Illustration shows TikTok app logo
The US is moving forward with its attempt to ban TikTok. Reuters

TikTok executives were reportedly convinced that the US had abandoned its plan to ban the Chinese-owned app after President Joe Biden joined, only to find out that wasn't the case.

According to a report by The Wall Street Journal, the Biden campaign's decision to join the app in late February and post several videos provided reassurance to executives, who visited TikTok's Singapore office 2 weeks ago to relay the good news.

Behind the scenes in Washington, a bipartisan group of lawmakers, along with Biden administration officials, had been discreetly planning new legislation aimed at banning TikTok or forcing ByteDance, the parent company of TikTok, to sell the app to a non-Chinese owner.

"The committee and Biden administration officials operated quietly enough that TikTok's large lobbying and government-relations operations in Washington didn't realize how close the bill was to reality," WSJ wrote in its report.

The bid to ban TikTok in the US

The bill, spearheaded by Republican Rep. Mike Gallagher of Wisconsin and Democratic Rep. Raja Krishnamoorthi of Illinois, was introduced by the House mere days after the Singapore meeting, per the Journal, citing "interviews with current and former employees of TikTok and its parent company, as well as government aides, policy advisers, and lawmakers."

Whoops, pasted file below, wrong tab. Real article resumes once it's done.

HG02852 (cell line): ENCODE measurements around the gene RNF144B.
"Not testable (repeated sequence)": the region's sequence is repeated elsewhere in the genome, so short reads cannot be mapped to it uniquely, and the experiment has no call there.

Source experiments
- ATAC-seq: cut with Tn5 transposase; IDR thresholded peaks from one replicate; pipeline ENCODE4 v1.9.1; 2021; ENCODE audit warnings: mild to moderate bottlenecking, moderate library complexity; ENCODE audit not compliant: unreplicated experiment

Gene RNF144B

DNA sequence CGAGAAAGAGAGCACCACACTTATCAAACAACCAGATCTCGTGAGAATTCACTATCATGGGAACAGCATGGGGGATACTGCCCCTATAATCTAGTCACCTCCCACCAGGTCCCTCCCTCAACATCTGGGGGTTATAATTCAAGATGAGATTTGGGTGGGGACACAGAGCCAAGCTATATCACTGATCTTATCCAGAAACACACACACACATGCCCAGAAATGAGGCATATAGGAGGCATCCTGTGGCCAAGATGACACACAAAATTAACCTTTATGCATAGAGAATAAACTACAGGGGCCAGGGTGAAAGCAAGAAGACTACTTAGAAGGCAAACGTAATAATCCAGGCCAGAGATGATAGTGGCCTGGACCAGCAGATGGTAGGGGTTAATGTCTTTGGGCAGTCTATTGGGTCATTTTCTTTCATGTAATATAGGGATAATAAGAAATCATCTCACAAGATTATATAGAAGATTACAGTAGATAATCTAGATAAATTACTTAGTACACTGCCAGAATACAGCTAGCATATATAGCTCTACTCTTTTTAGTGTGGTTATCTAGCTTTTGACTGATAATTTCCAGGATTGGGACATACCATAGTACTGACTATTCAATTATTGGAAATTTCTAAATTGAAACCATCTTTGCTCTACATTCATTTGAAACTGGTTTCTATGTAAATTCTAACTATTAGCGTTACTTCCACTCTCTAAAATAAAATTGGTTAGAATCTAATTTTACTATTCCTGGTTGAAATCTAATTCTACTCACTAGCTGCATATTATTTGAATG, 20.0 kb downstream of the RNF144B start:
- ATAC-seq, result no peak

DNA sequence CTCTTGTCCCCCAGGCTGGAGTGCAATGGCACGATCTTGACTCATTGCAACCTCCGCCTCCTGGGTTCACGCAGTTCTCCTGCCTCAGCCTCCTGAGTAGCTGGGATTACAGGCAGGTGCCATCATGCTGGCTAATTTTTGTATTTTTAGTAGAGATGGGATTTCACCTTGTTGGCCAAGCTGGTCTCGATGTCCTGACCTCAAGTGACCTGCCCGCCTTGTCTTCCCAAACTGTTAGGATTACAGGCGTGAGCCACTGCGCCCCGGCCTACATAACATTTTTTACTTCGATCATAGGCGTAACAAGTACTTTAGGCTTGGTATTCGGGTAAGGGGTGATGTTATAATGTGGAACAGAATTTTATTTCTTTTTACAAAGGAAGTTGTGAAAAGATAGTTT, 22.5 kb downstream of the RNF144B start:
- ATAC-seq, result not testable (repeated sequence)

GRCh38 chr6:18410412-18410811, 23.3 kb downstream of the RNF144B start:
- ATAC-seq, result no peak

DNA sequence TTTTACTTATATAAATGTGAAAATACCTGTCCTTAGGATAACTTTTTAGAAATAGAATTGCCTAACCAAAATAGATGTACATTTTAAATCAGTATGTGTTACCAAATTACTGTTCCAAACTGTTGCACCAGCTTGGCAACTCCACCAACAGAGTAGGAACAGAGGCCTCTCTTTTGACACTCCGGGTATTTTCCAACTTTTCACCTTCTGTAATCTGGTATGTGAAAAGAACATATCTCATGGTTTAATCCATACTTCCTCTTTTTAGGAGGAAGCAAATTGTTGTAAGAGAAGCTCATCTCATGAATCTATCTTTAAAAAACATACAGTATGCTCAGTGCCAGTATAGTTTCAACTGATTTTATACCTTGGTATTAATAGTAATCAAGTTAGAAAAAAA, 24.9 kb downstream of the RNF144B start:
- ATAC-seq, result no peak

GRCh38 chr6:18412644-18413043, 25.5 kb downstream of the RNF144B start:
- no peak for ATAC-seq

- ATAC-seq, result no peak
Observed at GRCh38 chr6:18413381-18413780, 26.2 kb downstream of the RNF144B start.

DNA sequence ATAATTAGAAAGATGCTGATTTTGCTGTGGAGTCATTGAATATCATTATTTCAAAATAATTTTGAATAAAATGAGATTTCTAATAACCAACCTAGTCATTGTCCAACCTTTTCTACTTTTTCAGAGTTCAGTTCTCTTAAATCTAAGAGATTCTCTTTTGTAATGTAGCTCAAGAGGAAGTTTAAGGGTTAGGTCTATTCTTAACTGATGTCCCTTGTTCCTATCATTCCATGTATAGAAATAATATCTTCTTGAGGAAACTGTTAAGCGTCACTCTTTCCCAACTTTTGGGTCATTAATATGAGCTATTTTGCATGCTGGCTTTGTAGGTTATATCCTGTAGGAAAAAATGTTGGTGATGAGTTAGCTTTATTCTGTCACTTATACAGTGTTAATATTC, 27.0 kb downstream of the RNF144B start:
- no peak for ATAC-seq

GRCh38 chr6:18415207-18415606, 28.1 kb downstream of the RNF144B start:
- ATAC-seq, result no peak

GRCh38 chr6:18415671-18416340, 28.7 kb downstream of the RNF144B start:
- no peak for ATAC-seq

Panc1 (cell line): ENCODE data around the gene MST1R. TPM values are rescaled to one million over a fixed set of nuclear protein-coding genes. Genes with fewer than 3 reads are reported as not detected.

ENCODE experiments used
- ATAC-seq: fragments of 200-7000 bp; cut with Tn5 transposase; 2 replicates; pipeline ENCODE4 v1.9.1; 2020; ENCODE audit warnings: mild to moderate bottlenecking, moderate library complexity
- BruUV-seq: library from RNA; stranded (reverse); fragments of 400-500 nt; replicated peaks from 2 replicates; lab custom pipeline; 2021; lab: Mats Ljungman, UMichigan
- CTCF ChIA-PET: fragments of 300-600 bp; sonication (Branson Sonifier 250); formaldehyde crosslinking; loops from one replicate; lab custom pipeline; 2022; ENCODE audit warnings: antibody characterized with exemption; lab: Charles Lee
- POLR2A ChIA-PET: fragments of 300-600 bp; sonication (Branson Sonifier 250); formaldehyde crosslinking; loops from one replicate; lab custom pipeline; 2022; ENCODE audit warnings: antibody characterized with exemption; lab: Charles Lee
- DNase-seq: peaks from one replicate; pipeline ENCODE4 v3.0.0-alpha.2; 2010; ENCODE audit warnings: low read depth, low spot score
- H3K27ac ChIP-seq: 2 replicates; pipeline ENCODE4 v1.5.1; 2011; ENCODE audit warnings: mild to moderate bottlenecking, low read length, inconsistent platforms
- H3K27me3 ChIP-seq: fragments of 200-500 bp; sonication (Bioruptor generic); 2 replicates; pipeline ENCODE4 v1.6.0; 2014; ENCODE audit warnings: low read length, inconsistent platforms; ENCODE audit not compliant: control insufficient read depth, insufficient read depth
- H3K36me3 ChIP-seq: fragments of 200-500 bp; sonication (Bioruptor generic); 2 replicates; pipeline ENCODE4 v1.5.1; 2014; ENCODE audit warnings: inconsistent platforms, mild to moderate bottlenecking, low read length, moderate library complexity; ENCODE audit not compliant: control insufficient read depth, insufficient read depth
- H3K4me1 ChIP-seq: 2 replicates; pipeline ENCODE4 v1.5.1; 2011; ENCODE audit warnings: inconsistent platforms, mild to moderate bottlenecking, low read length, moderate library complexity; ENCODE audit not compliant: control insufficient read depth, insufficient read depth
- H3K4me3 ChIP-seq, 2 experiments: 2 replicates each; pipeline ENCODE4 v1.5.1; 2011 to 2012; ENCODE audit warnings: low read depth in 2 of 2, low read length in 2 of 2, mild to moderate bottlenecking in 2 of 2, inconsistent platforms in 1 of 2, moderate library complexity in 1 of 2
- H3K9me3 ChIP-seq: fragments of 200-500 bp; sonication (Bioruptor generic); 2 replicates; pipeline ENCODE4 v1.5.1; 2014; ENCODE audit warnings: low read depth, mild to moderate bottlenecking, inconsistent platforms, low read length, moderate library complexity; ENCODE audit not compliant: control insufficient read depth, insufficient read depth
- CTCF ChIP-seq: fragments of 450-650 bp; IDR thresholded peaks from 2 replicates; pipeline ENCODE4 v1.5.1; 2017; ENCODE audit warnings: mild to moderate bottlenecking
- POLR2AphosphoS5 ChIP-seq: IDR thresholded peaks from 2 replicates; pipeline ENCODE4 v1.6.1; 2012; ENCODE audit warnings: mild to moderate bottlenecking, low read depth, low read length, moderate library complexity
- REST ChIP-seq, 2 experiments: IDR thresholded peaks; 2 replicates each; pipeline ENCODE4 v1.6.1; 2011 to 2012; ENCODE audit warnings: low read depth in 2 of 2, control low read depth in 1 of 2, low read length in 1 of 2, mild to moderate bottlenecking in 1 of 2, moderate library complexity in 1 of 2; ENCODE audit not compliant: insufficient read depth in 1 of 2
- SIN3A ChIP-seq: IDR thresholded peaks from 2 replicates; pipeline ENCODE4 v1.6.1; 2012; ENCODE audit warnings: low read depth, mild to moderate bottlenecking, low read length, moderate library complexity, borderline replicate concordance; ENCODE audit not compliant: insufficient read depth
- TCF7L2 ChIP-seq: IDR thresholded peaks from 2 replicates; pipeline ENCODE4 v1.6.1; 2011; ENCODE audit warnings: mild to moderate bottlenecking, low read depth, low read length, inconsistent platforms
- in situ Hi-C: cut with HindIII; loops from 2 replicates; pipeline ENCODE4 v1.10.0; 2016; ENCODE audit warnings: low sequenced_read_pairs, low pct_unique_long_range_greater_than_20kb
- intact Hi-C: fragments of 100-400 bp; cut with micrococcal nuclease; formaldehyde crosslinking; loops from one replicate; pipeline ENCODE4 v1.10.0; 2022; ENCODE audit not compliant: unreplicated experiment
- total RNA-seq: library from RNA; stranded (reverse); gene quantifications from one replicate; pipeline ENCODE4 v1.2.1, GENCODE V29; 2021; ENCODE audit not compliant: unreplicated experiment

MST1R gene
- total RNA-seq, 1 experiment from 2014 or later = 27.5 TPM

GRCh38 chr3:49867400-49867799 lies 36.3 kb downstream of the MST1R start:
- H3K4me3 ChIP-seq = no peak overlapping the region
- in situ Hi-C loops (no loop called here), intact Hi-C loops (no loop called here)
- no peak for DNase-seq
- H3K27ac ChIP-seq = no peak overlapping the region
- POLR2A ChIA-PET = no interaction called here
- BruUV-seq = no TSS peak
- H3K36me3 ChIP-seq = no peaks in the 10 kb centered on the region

The bill, a result of more than a year of efforts by a coalition of China critics in Washington and Silicon Valley, gained momentum, partly due to the anger over TikTok videos related to the Israel-Hamas conflict.

TikTok's uncertain future

Former US president Donald Trump has opposed the idea of banning TikTok, arguing the move will favour Mark Zuckerberg's Facebook. TikTok, along with the American Civil Liberties Union and other free-speech organisations, have contended that the ban would infringe upon the First Amendment right to freedom of speech. Biden, on the other hand, has publicly indicated he would sign the ban if it reaches his desk.

Caitlin Chin-Rothmann, a fellow at the Center for Strategic and International Studies, told The Atlantic that if ByteDance chooses to litigate, the Biden administration would need to prove that "a TikTok ban is narrowly tailored to advance a significant government interest, and that there are no less restrictive means of advancing that interest."

According to WSJ, House legislators and Biden officials anticipated potential legal action from the company that will revolve around First Amendment violations. Consequently, they collaborated to draft text that could withstand legal scrutiny.

"Framing this as a national security threat offers the government considerable latitude when it comes to First Amendment questions," Sarah Kreps, a political scientist and director of the Tech Policy Institute at New York's Cornell University, previously told Business Insider.

The House vote is scheduled for Wednesday. A TikTok spokesperson previously told BI the legislation has a "predetermined outcome," which is a total ban of TikTok in the US. Meanwhile, Florida-based streaming and video platform Rumble has extended an offer to acquire and manage the app within the country.